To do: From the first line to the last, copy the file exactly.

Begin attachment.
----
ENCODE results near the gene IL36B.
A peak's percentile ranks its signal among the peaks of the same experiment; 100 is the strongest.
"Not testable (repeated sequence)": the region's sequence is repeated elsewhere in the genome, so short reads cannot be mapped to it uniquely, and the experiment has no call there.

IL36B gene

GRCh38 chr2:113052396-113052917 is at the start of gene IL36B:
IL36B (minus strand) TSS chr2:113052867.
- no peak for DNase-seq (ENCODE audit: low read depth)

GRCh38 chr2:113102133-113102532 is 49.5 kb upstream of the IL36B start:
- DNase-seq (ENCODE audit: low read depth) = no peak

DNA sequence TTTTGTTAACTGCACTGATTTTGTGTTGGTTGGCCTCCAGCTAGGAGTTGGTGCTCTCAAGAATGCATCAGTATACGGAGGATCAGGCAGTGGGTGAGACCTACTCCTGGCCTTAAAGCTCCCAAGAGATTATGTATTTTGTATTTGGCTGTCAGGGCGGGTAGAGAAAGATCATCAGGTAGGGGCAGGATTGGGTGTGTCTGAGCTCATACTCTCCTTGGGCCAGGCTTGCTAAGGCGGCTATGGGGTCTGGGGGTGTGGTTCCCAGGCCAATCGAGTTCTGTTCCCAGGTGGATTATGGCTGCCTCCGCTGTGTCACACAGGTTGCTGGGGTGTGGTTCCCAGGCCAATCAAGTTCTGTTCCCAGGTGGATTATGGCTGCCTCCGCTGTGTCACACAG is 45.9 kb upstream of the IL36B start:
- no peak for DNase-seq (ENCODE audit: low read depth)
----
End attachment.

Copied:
ENCODE results near the gene IL36B.
A peak's percentile ranks its signal among the peaks of the same experiment; 100 is the strongest.
"Not testable (repeated sequence)": the region's sequence is repeated elsewhere in the genome, so short reads cannot be mapped to it uniquely, and the experiment has no call there.

IL36B gene

GRCh38 chr2:113052396-113052917 is at the start of gene IL36B:
IL36B (minus strand) TSS chr2:113052867.
- no peak for DNase-seq (ENCODE audit: low read depth)

GRCh38 chr2:113102133-113102532 is 49.5 kb upstream of the IL36B start:
- DNase-seq (ENCODE audit: low read depth) = no peak

DNA sequence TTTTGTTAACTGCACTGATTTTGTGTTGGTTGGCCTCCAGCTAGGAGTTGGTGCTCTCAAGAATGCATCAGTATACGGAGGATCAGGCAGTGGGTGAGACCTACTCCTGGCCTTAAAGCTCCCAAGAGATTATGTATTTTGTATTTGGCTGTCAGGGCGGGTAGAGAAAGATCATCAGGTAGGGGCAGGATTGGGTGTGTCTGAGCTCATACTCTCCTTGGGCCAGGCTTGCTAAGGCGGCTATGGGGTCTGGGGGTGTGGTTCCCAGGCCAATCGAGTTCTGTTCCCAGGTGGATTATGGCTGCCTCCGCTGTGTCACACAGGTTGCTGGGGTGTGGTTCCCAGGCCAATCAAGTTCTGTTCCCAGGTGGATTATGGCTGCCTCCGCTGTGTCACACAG is 45.9 kb upstream of the IL36B start:
- no peak for DNase-seq (ENCODE audit: low read depth)